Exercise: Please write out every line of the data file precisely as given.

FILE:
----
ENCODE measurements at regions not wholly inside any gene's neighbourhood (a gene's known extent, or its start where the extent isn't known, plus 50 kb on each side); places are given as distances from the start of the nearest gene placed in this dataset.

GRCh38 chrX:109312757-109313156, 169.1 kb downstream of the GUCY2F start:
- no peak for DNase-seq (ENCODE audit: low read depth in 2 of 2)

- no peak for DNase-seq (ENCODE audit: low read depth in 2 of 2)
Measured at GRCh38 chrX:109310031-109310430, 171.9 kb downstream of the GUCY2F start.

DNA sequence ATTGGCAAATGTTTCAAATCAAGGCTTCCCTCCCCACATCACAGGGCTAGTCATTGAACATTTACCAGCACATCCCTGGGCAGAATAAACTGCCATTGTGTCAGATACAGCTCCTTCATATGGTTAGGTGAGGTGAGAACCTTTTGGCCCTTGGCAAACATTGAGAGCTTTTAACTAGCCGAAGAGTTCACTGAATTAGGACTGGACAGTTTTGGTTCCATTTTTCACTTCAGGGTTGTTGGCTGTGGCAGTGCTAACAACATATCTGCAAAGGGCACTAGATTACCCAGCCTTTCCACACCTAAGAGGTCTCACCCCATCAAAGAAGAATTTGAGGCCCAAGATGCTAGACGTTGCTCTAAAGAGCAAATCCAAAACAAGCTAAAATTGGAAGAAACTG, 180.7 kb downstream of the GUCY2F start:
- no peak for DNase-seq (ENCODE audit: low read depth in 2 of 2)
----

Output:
ENCODE measurements at regions not wholly inside any gene's neighbourhood (a gene's known extent, or its start where the extent isn't known, plus 50 kb on each side); places are given as distances from the start of the nearest gene placed in this dataset.

GRCh38 chrX:109312757-109313156, 169.1 kb downstream of the GUCY2F start:
- no peak for DNase-seq (ENCODE audit: low read depth in 2 of 2)

- no peak for DNase-seq (ENCODE audit: low read depth in 2 of 2)
Measured at GRCh38 chrX:109310031-109310430, 171.9 kb downstream of the GUCY2F start.

DNA sequence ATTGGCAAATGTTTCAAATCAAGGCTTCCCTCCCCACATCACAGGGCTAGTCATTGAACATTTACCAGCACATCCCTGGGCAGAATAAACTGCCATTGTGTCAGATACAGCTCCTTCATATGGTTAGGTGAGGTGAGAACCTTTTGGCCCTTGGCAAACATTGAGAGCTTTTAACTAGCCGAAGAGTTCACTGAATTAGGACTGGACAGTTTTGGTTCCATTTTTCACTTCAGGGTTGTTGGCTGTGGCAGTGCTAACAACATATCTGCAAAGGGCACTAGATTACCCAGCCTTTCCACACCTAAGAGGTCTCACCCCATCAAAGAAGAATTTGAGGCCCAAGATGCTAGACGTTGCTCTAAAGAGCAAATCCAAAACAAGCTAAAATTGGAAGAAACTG, 180.7 kb downstream of the GUCY2F start:
- no peak for DNase-seq (ENCODE audit: low read depth in 2 of 2)